Install lifting device and support engine. Remove wood blocks and lower engine back into original position. Remove lifting device and Rotunda Engine Lifting Sling 014-00036 (or equivalent). Remove lifting brackets from right and left exhaust manifolds.
Remove support straps, lower radiator into position, and install radiator bolts to core support. Position fan shroud and install the retaining bolts. Tighten bolts to 6-8 Nm (52-71 lb-in).
Install engine mount nuts and tighten to 98-132 Nm (72-97 lb-ft).
Connect 42-pin connector to the bracket and install oil level indicator.
Install engine air cleaner outlet tube assembly. Connect IAT sensor, MAF sensor, and crankcase ventilation hose. Securely tighten the hose clamp.
NOTE: When battery has been disconnected and reconnected, some abnormal drive symptoms can occur while powertrain control module (PCM) (12A650) relearns its adaptive strategy. Vehicle may need to be driven 16 km (10 miles) or more to relearn strategy. Connect battery ground cable.
Fill crankcase with correct viscosity and amount of engine oil.
Hello skullz, this is a fairly big task but it can be done in your driveway. Take your time, keep track of all your parts you remove. Use masking tape and a sharpie to label stuff if you feel like it will make easier to reinstall....These steps are for a 99 blazer 4x4 with an aluminum pan. You wont need to do some of the shift linkage removal due to the AWD and electronics the Olds has.
Disconnect battery and remove battery tray. Disconnect shift cable at actuator.
Raise and support vehicle.
Remove underbody shield from
steering linkage and engine oil pan. Drain crankcase. Remove starter motor.
Remove oil cooler pipes and both front wheels. Disconnect
electrical connector and remove wiring harness bracket at
shift cable housing.
Remove 3 shift cable housing bolts and disconnect shift
cable from differential carrier. Remove both front drive
axles. Remove differential housing.
Remove 10 oil pan bolts, 2 nuts at crankshaft rear oil seal and remove 2 transmission to oil pan
bolts....Remove oil pan from vehicle....When you reinstall & tighten the oil pan bolts, start in the middle of the pan and go back to the bellhousing, directly across from each bolt---left, right, left right...then, from the middle towards the front of engine, right, left, right left...Torque to 18 ft/lbs
Good luck... if you tackle this job its a fun one....
even if you bought a new trans pan gasket it will still leak this is a easy repair get a new gasket and silicone (gasket making silicone) use bothe gasket and silicone that the only way you will stop a leaking pan gasket and yes its simple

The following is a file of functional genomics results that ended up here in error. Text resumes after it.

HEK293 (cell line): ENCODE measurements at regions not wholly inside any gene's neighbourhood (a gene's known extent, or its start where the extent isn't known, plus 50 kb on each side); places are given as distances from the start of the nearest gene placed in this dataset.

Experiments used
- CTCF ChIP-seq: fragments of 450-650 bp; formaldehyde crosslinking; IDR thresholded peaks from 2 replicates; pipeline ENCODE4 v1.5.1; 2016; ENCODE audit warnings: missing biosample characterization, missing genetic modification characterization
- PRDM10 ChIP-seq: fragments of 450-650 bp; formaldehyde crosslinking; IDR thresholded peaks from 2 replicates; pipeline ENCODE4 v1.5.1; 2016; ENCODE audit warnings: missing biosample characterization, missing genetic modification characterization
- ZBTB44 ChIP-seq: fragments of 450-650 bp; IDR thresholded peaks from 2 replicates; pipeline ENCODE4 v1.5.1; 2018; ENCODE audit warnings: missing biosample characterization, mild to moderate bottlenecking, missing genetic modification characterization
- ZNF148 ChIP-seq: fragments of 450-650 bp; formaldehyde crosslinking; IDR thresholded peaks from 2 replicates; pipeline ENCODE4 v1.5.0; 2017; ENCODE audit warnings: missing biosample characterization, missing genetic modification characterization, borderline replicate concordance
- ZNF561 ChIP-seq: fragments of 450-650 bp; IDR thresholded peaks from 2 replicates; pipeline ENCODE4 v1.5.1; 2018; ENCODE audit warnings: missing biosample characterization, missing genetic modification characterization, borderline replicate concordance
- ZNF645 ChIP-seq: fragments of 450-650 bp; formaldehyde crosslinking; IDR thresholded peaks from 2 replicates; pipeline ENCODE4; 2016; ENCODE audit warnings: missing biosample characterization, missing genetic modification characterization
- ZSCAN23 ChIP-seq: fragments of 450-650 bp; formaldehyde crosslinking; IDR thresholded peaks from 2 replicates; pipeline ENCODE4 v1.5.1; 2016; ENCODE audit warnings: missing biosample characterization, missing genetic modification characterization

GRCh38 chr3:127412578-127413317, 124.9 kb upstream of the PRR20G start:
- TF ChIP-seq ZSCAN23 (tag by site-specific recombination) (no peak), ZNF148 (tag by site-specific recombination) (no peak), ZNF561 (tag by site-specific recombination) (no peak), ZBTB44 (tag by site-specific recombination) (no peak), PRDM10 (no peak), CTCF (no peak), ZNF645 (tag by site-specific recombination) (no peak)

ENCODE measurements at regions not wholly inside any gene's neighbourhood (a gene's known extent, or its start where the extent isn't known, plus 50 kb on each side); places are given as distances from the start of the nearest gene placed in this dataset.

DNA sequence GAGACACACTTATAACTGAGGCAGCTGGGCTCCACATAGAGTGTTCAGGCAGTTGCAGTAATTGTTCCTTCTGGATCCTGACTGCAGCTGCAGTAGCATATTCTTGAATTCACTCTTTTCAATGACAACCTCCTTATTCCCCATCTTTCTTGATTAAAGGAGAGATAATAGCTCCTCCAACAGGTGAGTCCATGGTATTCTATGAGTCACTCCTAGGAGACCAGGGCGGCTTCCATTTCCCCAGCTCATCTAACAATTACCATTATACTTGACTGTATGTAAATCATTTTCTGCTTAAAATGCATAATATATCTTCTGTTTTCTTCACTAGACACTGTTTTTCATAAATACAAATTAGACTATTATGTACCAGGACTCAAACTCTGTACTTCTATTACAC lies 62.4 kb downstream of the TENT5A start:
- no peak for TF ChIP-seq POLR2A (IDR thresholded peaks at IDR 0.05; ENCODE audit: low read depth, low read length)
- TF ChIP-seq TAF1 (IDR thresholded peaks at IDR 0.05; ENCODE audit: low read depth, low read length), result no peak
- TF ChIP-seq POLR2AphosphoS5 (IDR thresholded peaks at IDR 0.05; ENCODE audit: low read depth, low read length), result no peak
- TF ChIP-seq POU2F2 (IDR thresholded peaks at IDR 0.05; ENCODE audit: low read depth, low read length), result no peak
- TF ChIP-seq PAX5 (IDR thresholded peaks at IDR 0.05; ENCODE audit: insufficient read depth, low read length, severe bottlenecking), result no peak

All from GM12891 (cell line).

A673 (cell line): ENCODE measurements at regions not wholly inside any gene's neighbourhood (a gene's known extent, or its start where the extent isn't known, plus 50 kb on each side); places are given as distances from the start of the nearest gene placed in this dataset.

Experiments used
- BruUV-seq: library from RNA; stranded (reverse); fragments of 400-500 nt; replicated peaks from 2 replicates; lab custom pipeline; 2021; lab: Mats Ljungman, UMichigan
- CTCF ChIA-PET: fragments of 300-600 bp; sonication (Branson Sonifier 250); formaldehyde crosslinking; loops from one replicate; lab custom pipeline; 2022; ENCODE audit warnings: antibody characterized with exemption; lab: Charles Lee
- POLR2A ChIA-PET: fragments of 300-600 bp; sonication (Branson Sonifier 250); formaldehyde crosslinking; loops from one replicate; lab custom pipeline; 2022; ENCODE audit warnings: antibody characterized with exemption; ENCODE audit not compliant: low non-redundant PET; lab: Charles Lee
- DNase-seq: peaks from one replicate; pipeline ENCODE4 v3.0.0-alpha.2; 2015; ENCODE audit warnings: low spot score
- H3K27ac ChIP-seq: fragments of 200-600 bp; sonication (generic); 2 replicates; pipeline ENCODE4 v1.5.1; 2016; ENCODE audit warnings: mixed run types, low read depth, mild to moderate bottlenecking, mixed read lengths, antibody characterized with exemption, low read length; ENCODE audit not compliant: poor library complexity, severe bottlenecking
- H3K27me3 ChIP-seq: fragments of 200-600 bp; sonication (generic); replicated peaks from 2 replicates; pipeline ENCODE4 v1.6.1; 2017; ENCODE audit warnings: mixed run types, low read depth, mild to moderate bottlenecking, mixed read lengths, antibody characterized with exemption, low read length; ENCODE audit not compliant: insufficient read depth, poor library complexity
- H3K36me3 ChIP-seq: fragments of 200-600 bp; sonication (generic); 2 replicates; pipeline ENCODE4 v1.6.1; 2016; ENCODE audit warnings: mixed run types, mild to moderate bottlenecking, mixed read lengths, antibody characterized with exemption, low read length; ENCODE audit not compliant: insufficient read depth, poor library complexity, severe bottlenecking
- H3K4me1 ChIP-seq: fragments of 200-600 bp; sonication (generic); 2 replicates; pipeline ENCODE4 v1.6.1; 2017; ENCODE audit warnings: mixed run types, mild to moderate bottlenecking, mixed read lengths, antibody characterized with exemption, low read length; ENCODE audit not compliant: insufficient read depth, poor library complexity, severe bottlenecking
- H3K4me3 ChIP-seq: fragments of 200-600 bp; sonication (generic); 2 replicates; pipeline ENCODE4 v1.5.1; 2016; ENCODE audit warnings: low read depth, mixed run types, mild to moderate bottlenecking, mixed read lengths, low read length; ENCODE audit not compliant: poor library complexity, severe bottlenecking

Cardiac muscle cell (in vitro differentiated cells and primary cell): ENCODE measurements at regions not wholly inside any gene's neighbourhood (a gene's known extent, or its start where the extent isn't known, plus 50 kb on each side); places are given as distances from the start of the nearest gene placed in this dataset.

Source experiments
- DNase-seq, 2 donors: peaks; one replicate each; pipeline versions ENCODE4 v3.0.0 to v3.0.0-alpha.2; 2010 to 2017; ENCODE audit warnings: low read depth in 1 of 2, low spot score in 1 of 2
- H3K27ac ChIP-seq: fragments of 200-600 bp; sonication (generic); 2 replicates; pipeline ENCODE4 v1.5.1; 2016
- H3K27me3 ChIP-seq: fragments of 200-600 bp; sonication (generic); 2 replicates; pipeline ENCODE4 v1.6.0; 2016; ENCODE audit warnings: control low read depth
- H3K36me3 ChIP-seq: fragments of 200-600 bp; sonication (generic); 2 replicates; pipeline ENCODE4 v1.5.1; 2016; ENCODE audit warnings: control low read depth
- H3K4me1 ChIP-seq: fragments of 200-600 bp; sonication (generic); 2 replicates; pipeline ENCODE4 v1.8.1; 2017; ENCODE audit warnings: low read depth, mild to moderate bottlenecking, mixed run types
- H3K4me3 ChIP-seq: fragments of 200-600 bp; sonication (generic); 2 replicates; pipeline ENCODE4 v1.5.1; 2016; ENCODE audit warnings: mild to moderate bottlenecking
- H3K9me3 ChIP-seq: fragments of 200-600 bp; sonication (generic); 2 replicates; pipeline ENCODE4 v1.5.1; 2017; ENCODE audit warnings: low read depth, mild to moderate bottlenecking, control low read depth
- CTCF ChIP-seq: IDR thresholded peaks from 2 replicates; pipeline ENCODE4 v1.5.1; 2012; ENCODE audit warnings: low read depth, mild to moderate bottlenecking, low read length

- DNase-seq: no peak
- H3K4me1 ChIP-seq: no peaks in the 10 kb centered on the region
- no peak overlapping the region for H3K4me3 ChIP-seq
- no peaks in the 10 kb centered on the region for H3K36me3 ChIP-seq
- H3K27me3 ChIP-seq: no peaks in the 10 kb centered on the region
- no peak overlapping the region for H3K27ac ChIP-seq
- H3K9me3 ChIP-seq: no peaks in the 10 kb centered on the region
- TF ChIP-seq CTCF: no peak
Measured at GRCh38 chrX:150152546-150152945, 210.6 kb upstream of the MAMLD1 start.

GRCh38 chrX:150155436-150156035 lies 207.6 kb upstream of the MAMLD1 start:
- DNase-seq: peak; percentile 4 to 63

It's a mess to do it yourself but not all that difficult. First thing you need is a BIG drain pan. I use an old plastic storage box, like the kind that you store sweaters in and put under your bed. When you loosen the bolts on the pan, the oil goes everywhere... I loosen all the bolts just a bit and then try to let the oil drain out on one end of the pan rather than all over the place. I wear disposible gloves but they are slippery when the oil is on them. WEAR OLD CLOTHES. Once the oil is drained, remove all the bolts and remove the pan. You'll find crud in the bottom of the pan so clean it up spotless. Clean any gasket material off the pan and transmission surface. Next, remove the transmission oil filter. It should look like the one you bought at the Parts Store. They pull out CAREFULLY with a wiggle/turn. More oil down your arm will follow...
There will be a new gasket in the filter kit. This is tricky to remove. Again, BE CAREFUL. Do NOT damage the area where the gasket sits in. It is aluminum and very soft. Patience, patience...I use a little hook and a thin screwdrive to remove mine. Put in the new filter, new gasket on the oil pan and bolt it back up. Tighten the bolts in a criss-cross pattern and DO NOT OVERTIGHTEN. I like the oil pan gaskets they sell at NAPA. They have a metal ring feature that prevents over tightening the pan bolts and distorting the gasket material. Most recommend NO gasket sealer. Ask at the Parts Store. Also ask how much transmission fluid to buy.
After that, start adding transmission oil. I put in one quart LESS than they recommend to start. You don't want to overfill it. Start it up, let it warm up and check the fluid level while running on a level surface. Keep adding a pint or so (if needed) to get to the FULL mark on the dipstick.
On this old of a vehicle, I would run some SEAFOAM transmission additive BEFORE I changed the fluid. Drive it a couple of hundred miles then change it.